We’re sure it wasn’t just nostalgia that motivated someone in Russia to name its forthcoming COVID-19 vaccine after the world’s first artificial satellite. Sputnik V, as the drug is known, isn’t a rosy throwback to slide rules and trigonometry. It’s clear Russia is hoping to win the next global contest — the race to end a pandemic and reap the incumbent recognition and financial rewards. Except, to get there, the country is cutting major corners.

The vaccine, to date, has been tested on 38 volunteers and Vladimir Putin’s daughter, who, according to her father, experienced only a slight fever in reaction. Now the country plans to skip large scale testing and move straight to mass production, making it available to health care workers and high-risk populations as early as October.

Health experts quickly raised alarms that Russia is moving too fast. In addition to the reality that Sputnik V’s side effects and overall effectiveness remain largely unknown beyond the experiences of 38 presumably healthy individuals, the country’s race to the front could trigger other national leaders to scramble, shortcutting their own systems to stay in the game.

That’s a hollow temptation, and politicians shouldn’t take the bait. Credible vaccines — more than 150 of them — are being developed worldwide, and six of the most promising are entering large-scale trials. Developments to combat this disease already have been moving at unprecedented rates. Government and health organizations should stay the course and ensure best scientific practices guide the advancements.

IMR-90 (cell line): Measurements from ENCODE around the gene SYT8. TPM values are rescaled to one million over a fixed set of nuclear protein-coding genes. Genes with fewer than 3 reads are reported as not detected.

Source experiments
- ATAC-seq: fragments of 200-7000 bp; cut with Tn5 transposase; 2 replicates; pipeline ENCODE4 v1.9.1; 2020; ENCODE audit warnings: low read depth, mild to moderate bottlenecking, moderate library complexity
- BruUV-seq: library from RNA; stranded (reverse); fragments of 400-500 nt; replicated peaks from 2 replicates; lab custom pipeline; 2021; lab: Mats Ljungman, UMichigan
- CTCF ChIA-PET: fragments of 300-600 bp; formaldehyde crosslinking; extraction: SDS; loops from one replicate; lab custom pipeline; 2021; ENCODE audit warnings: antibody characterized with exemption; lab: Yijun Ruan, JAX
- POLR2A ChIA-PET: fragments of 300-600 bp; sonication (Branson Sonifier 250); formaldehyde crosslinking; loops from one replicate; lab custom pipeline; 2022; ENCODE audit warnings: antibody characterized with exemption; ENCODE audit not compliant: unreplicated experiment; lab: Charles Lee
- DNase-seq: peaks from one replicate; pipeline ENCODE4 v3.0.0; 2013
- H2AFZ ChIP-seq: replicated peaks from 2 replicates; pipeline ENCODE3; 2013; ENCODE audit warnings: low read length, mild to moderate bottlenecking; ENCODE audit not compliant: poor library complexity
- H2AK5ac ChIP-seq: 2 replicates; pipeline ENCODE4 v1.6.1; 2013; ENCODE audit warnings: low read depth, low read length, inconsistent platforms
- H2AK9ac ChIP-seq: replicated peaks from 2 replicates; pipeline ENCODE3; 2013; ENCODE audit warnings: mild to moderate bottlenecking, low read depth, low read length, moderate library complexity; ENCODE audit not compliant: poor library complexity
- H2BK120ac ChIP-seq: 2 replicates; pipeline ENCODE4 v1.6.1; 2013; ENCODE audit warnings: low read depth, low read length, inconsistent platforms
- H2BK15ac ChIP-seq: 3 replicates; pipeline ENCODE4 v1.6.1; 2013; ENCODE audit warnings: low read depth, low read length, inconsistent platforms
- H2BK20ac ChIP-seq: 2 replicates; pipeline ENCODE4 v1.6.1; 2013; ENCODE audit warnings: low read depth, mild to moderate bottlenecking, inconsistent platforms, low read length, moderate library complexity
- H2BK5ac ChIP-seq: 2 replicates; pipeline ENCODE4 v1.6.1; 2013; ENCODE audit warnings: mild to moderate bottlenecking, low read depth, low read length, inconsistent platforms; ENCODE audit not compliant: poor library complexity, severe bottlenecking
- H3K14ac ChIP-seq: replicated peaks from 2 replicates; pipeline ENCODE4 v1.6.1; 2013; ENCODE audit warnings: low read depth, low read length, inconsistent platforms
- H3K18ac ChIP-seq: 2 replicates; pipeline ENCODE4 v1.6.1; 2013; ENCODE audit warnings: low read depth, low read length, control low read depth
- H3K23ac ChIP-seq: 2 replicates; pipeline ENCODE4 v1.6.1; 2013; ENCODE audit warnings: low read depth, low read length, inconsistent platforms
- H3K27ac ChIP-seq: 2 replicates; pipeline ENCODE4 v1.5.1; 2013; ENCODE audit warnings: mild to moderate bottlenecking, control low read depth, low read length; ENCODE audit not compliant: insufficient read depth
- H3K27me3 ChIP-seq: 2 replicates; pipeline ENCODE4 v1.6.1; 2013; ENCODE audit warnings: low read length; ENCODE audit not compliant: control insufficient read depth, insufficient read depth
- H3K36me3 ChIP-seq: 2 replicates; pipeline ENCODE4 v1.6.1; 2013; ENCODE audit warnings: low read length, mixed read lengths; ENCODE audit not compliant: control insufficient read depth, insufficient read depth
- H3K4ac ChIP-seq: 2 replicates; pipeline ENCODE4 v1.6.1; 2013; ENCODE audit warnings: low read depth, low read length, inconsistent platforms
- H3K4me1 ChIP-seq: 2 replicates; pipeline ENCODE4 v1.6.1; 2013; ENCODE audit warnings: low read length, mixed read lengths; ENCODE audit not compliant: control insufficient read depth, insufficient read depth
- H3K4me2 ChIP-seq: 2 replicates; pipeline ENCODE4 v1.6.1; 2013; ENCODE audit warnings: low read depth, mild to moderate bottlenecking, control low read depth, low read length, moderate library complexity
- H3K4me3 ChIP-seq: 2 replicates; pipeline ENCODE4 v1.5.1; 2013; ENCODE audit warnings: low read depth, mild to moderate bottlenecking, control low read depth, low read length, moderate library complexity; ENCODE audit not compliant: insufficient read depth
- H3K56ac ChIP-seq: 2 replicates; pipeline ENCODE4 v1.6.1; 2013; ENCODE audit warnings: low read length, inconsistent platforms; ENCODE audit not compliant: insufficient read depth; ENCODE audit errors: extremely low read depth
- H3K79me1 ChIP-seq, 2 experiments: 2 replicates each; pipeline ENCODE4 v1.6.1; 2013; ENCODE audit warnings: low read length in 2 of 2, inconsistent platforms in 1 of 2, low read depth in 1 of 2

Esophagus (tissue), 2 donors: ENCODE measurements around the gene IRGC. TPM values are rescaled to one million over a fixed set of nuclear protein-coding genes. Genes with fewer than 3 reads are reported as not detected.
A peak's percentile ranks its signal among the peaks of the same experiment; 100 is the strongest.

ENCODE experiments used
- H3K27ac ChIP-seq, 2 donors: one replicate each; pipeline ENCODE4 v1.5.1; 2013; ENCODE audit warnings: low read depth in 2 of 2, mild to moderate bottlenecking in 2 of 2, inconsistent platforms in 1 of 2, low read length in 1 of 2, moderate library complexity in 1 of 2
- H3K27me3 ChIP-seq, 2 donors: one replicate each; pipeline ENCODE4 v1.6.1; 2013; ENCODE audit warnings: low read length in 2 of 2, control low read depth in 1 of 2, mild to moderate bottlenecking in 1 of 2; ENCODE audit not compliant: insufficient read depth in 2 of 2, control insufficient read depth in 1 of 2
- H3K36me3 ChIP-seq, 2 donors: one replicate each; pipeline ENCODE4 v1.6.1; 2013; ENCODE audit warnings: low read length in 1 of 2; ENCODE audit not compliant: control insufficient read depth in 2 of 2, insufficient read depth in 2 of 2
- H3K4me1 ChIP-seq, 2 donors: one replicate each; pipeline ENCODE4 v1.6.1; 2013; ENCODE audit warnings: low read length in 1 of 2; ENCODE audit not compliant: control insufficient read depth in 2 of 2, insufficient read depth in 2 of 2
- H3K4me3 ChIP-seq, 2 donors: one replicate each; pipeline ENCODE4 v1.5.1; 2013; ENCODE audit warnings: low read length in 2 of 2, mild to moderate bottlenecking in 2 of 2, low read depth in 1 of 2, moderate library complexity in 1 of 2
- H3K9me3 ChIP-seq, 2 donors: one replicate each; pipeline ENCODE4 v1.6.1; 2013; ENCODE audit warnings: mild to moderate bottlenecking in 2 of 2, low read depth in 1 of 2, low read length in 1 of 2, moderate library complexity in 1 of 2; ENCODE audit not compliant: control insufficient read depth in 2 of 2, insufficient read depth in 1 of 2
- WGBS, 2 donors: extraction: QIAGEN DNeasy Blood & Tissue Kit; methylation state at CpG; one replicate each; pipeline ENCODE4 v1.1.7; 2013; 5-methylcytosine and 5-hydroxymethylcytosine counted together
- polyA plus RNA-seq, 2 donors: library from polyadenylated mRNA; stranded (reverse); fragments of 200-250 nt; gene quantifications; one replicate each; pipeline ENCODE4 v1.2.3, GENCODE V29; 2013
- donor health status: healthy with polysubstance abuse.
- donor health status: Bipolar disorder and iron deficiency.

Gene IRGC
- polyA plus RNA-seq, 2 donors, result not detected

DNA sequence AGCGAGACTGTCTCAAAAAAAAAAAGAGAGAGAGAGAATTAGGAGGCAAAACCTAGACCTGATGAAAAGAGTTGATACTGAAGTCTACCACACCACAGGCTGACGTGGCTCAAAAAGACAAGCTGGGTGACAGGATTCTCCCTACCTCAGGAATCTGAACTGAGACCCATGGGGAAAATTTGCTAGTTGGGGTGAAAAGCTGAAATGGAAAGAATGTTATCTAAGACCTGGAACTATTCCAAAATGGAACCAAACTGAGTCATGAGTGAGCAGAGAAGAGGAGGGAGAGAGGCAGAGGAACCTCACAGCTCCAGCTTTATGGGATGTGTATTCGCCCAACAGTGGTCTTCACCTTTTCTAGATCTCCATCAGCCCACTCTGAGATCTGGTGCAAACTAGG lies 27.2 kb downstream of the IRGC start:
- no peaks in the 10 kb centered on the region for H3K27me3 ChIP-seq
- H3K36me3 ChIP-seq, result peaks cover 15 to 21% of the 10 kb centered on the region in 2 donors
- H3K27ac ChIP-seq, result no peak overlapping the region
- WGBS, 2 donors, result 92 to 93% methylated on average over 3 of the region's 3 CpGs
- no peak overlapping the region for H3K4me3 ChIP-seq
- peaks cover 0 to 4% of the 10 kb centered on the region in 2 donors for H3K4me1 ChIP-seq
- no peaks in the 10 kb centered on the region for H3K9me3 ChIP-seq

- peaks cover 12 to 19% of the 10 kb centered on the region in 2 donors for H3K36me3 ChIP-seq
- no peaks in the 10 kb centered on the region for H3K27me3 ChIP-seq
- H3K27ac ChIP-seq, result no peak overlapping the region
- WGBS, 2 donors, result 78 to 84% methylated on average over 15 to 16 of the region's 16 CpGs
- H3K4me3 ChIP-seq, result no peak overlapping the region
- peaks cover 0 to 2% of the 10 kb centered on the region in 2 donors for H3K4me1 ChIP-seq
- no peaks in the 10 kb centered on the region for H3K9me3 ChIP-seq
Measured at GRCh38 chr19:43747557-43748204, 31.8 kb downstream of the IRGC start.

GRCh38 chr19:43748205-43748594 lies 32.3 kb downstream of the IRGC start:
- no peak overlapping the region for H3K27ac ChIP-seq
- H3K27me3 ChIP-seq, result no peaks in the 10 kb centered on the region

What countries ought to do but aren’t, on the other hand, is invest heavily in purchasing and distributing any effective drug that emerges. Data suggests the world is woefully behind.

A total of about $10 billion around the globe has been committed to the task of purchasing, packaging, distributing and administering a COVID-19 vaccine. That figure should be much higher, according to some proposals, maybe even multiplied by 10 or more.

The U.S. on Tuesday pledged $1.5 billion to buy 100 million doses of a vaccine being developed by Moderna, and it previously committed almost $2 billion to Pfizer’s forthcoming drug. “We are investing in the development and manufacture of the top six vaccine candidates to ensure rapid delivery,” President Donald Trump added.

America, and the world, should do more.

Not all vaccines are created equal; some will have characteristics that others don’t, for better or for worse. Some will be suited for a specific population. There’s also a 20% chance of failure once a drug reaches its final tests. It’s better to invest billions in several versions and be poised to distribute them quickly, even if it means throwing away the ones that don’t get final approval.

Some would call that lavish spending, The Economist observed last week, but, it continues, “The real extravagance would be to wait until a successful vaccine candidate emerges before rushing to boost production.” Lives saved are worth the cost, not to mention the economic savings of shortcutting the pandemic. Plus, The Economist adds, several hundred billion dollars spent on stockpiling potential life-saving vaccines pales in comparison to the $7 trillion the world has spent on applying bandages to the economic wounds inflicted by the virus.

While Russia thumps its chest, the rest of the world should commit the resources necessary to truly ending the pandemic and getting the world back on its feet.